Comment on excluded studies

Potential overlap was identified in 2 studies [13, 17], which were therefore excluded. A panel of only 3 microsatellite markers with isolated focus on MSH2 was also not considered in the final analysis [28]. The study by Dong et al. was not taken into account either, because the discovered MSH6 mutation in 1/5 ATCs was only detected in the well-differentiated tumour component (PTC) [29]. Potential risks of bias were identified during data extraction and include neoadjuvant therapy, differences in applied molecular testing methods, and possible ATCs as a minor component only. The latter fact was not specified by any study included.

Original case reports with anaplastic thyroid cancer manifestation within the spectrum of Lynch syndrome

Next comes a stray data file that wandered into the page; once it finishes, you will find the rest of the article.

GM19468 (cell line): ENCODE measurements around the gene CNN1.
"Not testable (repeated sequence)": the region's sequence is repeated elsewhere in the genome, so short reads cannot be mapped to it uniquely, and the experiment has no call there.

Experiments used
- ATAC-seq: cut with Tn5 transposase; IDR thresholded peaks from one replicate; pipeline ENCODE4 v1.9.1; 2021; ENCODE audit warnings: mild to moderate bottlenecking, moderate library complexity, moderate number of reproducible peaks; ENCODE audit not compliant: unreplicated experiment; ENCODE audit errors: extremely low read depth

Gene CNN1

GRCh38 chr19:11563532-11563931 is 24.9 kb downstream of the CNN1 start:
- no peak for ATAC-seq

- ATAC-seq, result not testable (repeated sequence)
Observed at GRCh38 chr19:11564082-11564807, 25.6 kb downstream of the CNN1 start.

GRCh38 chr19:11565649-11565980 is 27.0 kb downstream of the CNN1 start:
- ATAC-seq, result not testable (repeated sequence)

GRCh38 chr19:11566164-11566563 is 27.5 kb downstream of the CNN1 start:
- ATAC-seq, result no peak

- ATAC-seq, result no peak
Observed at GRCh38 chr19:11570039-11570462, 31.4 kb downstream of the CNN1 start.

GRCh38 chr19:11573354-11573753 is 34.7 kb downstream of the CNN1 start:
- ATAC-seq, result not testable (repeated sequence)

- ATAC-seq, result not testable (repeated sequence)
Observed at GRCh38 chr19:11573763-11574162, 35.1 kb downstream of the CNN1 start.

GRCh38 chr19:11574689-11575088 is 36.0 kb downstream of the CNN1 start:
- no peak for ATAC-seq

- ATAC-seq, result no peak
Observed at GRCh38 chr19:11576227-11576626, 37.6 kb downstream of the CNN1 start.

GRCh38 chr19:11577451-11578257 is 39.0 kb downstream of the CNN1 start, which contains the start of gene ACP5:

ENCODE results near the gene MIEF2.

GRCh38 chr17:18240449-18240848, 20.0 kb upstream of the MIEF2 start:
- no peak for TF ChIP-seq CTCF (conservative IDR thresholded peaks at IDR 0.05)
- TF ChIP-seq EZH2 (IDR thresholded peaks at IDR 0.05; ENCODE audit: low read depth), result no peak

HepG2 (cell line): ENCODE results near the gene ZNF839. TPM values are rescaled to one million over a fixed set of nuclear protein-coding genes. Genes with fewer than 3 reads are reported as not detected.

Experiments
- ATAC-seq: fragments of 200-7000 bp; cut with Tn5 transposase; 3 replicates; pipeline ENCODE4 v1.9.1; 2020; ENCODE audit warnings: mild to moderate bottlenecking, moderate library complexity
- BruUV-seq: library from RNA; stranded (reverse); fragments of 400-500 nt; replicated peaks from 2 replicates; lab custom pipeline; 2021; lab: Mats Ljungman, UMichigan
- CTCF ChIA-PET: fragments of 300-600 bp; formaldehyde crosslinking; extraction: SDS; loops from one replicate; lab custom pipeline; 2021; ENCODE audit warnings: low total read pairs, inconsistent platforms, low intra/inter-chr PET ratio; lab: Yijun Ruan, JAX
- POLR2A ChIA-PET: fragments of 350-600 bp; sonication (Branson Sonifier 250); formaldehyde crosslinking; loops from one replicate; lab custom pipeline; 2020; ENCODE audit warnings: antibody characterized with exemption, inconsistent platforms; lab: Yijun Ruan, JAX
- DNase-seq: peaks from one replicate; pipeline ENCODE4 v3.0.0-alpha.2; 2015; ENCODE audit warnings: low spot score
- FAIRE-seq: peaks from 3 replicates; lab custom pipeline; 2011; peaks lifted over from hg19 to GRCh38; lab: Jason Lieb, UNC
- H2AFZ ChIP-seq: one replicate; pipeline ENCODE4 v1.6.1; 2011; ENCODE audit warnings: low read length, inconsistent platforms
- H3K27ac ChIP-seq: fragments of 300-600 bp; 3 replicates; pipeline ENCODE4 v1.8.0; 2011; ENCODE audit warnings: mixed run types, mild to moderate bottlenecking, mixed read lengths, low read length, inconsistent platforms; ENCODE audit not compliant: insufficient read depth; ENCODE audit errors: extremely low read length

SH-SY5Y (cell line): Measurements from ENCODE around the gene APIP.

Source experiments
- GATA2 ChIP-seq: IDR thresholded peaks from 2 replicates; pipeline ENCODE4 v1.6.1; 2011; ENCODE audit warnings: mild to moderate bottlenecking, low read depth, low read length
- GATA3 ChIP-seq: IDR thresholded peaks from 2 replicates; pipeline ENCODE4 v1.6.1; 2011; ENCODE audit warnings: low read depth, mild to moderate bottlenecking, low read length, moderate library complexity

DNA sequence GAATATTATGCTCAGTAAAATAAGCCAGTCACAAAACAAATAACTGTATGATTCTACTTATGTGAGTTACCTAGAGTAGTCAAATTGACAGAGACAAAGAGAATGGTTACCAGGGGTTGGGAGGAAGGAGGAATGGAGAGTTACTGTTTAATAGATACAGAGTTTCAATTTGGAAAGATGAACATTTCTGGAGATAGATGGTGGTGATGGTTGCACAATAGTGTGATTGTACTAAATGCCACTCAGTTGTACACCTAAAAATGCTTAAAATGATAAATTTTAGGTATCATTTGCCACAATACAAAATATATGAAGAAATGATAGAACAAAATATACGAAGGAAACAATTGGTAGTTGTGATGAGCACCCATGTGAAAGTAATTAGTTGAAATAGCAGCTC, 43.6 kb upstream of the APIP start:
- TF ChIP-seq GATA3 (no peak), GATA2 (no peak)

On extremely rare occasions, ATC (and PTC) may manifest as a non-typical index tumour within the spectrum of Lynch syndrome (LS), an autosomal dominant inherited cancer syndrome, formerly known as hereditary non-polyposis colorectal cancer syndrome. Carriers of germline mutations in the DNA MMR genes have a significantly increased risk of early cancer development, characteristically of the colon/rectum, endometrial, skin, ovaries, kidneys, ureter, bladder, stomach, intestinal, pancreatobiliary system, and brain. In general, approximately 90% of DNA aberrations are found in the genes MLH1 and MSH2, whereas barely 10% are noted in the genes MSH6 and PMS2 [30]. Interestingly, with regard to ATC, only 3 cases with documented germline mutations in the DNA MMR genes MSH2 and MSH6 have been reported so far [3134] (Table 2). Of note, the 2 cases with MSH2 mutations presented with MSI-L status (in thyroid), whereas the MSI status for the case with MSH6 mutation was not given in the 2 published reports, but a hypermutated phenotype was protocolled (Table 2).